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Former director of the National Institute of Mental Health, call it “the most significant mechanistic study about schizophrenia ever.” He told the Washington Post, “I’m a crusty, old, curmudgeonly skeptic,” he said. “But I’m almost giddy about these findings. For the first time, scientists have pinned down a molecular process in the brain that helps to trigger schizophrenia,” and the discovery is being hailed as “ground-breaking.”
“The incredible findings, which were “published in the journal Nature, say the discovery of this new genetic pathway seems to reveals what happens neurologically when a young person is diagnosed with the disorder.” The Researchers, which are predominantly from Harvard Medical School, Boston Children’s Hospital, and The Broad Institute, have found that “a person’s risk of schizophrenia is dramatically increased if they inherit variants of a gene important to “synaptic pruning” — the healthy reduction during adolescence of brain cell connections that are no longer needed.”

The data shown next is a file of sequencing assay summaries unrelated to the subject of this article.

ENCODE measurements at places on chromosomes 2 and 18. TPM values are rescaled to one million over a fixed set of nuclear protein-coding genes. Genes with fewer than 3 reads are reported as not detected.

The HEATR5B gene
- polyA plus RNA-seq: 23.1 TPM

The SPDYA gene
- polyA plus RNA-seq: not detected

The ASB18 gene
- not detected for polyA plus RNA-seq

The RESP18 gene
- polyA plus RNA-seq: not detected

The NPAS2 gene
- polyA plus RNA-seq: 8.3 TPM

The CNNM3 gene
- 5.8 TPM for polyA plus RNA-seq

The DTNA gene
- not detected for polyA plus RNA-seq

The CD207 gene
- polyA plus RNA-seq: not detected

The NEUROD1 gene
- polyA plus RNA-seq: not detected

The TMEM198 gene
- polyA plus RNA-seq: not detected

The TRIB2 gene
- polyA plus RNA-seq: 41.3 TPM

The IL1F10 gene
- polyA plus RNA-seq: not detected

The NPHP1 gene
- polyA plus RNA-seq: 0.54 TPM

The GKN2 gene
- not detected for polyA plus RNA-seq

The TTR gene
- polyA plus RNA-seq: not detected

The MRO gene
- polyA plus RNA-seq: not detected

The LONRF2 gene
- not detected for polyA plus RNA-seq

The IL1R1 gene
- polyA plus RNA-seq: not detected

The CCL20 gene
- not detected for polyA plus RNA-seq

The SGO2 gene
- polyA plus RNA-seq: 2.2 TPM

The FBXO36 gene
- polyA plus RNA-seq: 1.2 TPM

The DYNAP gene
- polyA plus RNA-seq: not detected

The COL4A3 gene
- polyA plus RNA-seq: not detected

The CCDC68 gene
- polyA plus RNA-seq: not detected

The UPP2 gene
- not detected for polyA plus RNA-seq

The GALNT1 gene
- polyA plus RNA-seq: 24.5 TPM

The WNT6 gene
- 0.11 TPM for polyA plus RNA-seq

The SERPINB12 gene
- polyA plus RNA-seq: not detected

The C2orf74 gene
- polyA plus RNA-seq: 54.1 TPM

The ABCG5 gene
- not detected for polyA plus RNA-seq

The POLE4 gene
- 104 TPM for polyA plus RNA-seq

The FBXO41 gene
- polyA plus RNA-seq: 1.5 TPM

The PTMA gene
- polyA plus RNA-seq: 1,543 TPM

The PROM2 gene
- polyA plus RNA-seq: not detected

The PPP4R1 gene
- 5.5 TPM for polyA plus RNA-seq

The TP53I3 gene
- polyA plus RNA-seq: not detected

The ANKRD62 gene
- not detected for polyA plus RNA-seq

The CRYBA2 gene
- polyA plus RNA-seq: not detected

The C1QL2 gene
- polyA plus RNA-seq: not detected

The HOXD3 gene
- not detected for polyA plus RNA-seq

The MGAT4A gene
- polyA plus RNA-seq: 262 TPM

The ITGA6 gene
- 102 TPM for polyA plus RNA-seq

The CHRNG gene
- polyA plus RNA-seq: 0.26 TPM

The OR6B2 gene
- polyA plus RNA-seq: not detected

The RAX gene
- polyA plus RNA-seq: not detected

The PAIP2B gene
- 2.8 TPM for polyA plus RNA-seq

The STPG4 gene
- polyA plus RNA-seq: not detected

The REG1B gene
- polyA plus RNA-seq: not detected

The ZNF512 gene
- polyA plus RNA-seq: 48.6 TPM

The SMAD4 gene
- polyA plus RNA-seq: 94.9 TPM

According to the study, patients with schizophrenia may have “a variation of a single position in the DNA sequence which marks too many synapses to be removed” causing the pruning process to get out of control. This would result in an abnormal amount of loss to the grey matter in the brain.
More than 25 million people around the globe are affected by schizophrenia, according to the World Health Organization, including 2 million to 3 million Americans.
Article/Video: Washington Post